Photo of patient Michael Bone during an eye examination
Patient Michael Bone during a follow-up examination with Susanna Park, associate professor of ophthalmology.

On Sunday, April 2, 2006, Michael J. Bone, an athletic Sacramento-area veterinarian, noticed flashes of light in his right eye as he went about his weekend activities. Reading the newspaper Monday morning, he spotted a crescent-shaped shadow in the central vision of the same eye. On Tuesday evening, the shadow was still there. Bone's wife called the doctor the following morning.

By Thursday afternoon, following a battery of tests, Bone had a diagnosis. The avid skier, fly fisherman and father of three had choroidal melanoma, a cancer of the pigmented layer of the eye that lies behind the retina. The tumor was about one-third of an inch in diameter and just under a quarter-inch deep.


For decades, surgical removal of the eye, known as enucleation, was the only treatment for ocular melanoma. Enucleation remains a standard treatment for the disease today, but Bone also had an alternative choice: UC Davis is one of six centers nationwide that can treat the lesions with proton-beam therapy.

For Bone, the choice was clear. “Number one, proton-beam therapy has a higher success rate,” he said. “Number two, I keep my eye. Three, because the radiation is so controlled, I don't have to worry about collateral damage to healthy eye tissue, and there's very little risk of vision loss.”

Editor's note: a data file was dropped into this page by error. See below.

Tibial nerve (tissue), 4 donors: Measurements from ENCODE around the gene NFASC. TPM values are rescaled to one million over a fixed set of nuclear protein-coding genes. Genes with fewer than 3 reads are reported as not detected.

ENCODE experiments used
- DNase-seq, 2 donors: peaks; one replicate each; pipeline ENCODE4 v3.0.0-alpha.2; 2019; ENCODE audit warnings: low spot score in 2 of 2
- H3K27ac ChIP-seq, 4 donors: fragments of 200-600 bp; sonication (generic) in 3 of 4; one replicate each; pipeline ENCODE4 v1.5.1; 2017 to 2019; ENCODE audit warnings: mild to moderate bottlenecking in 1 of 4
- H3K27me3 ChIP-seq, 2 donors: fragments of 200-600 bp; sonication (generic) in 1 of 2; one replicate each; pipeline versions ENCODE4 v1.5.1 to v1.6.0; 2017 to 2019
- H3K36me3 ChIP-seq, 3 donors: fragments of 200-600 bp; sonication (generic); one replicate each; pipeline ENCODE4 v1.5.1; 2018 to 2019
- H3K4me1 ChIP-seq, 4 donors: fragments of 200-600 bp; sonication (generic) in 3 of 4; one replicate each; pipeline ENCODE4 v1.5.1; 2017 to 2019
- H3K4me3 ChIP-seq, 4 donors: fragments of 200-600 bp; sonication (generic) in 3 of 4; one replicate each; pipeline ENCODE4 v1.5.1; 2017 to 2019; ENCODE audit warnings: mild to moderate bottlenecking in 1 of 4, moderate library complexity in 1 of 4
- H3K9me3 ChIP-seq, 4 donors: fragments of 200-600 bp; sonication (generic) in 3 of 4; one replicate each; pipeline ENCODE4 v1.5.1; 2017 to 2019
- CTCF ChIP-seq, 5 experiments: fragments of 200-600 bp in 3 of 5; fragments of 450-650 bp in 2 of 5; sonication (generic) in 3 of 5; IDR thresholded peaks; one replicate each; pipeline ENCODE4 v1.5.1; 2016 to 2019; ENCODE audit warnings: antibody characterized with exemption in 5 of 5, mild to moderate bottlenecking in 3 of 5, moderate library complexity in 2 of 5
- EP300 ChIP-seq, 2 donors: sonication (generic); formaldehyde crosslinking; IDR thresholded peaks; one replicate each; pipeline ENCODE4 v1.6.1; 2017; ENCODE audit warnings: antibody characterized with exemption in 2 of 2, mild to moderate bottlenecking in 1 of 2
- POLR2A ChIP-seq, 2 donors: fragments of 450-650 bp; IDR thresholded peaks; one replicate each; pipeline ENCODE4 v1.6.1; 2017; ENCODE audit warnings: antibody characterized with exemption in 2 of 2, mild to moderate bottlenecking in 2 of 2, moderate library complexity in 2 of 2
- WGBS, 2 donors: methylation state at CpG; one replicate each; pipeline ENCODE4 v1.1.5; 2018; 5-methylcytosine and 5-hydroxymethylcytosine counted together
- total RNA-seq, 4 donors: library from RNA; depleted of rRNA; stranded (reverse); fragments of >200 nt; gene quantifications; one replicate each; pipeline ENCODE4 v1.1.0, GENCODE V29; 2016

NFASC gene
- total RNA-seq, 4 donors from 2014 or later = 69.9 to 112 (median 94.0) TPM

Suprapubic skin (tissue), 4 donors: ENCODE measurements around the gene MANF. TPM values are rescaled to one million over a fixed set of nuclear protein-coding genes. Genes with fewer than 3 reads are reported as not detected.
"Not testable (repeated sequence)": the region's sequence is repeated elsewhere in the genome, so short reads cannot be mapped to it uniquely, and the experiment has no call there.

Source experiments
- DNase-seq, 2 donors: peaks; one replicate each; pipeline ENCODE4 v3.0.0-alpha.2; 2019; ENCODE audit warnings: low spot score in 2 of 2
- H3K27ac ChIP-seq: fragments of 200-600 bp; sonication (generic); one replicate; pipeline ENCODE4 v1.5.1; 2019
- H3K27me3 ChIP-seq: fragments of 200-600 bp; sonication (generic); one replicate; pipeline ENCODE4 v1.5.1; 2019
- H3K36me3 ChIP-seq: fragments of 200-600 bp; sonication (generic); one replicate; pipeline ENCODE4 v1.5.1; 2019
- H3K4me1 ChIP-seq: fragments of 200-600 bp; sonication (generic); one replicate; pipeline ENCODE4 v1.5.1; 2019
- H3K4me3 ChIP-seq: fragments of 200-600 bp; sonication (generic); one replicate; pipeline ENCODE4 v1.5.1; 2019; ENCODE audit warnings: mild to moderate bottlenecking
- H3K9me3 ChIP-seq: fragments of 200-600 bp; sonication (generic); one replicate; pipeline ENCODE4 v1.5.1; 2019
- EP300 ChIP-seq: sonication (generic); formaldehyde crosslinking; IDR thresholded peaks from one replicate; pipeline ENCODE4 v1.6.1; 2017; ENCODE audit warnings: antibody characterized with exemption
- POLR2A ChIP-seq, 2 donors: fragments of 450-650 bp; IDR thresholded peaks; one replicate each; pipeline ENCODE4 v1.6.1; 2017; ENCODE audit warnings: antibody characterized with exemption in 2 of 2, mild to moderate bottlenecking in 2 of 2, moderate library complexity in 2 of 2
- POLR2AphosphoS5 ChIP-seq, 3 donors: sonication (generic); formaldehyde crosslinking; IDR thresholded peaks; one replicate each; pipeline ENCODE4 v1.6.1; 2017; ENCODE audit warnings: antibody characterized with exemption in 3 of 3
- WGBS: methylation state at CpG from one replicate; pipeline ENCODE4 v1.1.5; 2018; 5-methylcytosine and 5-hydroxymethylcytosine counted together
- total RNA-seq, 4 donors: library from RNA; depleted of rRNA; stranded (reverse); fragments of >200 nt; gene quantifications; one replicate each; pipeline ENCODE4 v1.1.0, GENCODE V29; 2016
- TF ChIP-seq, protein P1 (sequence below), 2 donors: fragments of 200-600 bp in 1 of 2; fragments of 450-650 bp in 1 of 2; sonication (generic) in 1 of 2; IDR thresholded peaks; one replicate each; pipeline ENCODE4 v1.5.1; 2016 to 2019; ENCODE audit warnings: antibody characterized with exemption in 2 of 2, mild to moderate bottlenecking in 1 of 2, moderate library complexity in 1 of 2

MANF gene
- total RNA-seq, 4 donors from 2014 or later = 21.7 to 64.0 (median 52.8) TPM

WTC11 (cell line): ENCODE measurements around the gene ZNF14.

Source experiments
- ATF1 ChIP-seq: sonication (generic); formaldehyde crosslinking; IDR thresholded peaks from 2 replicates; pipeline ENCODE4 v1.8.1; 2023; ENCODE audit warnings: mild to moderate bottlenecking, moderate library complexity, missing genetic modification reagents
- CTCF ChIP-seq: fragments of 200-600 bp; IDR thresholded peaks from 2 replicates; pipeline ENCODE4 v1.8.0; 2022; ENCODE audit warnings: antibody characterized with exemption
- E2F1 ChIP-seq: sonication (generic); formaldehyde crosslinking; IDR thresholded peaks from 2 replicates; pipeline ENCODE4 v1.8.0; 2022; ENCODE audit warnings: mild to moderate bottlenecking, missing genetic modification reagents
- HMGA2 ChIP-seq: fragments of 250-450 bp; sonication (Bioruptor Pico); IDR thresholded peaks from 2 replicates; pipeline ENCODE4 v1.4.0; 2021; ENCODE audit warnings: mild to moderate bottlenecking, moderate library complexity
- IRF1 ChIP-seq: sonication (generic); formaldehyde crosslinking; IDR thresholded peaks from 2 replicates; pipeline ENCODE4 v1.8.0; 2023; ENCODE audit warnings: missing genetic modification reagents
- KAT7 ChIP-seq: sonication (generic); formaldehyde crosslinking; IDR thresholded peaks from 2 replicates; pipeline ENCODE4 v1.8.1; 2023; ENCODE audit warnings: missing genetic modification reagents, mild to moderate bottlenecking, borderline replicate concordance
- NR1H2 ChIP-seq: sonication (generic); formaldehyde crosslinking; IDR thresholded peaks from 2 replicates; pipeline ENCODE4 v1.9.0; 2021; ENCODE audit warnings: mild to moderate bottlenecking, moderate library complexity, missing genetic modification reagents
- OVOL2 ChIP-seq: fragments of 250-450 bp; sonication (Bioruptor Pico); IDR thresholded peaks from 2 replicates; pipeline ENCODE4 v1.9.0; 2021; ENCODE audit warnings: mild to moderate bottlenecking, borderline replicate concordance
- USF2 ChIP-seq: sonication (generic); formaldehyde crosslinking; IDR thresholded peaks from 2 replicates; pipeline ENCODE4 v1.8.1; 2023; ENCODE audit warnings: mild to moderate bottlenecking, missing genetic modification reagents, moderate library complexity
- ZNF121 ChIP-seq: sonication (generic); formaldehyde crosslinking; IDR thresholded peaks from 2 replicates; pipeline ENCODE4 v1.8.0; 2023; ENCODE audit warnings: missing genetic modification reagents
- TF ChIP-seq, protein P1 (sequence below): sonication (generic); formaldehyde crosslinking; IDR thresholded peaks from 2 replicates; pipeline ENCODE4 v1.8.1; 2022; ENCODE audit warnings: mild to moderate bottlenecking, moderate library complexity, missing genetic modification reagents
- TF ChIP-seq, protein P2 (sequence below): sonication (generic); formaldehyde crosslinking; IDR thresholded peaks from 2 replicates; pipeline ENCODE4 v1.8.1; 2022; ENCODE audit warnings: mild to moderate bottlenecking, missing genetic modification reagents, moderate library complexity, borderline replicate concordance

Protons vs. gamma rays

Conventional radiation therapy kills cancer cells using gamma radiation. However, it has limitations as a treatment for tumors near delicate structures like the optic nerve or retina: Gamma rays deliver energy to all the tissues they travel through, from the point they enter the body until they leave it.

Proton beams, in contrast, drop almost all of their energy on their target. Dosing is so exact that tissue just one-tenth of an inch from the target receives almost no radiation. Because damage to healthy tissue is minimized, doctors can treat cancers with higher — and therefore more effective — radiation doses.

Since 1994, the cyclotron housed in the Crocker Nuclear Laboratory on the UC Davis campus has generated protons to treat about 800 eye tumors in patients from as far away as New Zealand. Tumors have diminished or disappeared in more than 95 percent of cases, with better long-term survival rates than those seen in patients who have their eyes removed. In addition, most proton patients retain useful vision in the treated eye.

Collaboration with UCSF

The first step in Bone's treatment was a 75-minute operation at UC Davis Medical Center, in which Susanna Park, an associate professor of ophthalmology and vision sciences, stitched four tantalum rings to the back of his sclera, the tough white outer coating of the eye, along the perimeter of the tumor. The rings, which don't require removal and remain in place, show up in bright relief on X-ray, serving as clear guideposts for the proton-beam procedure.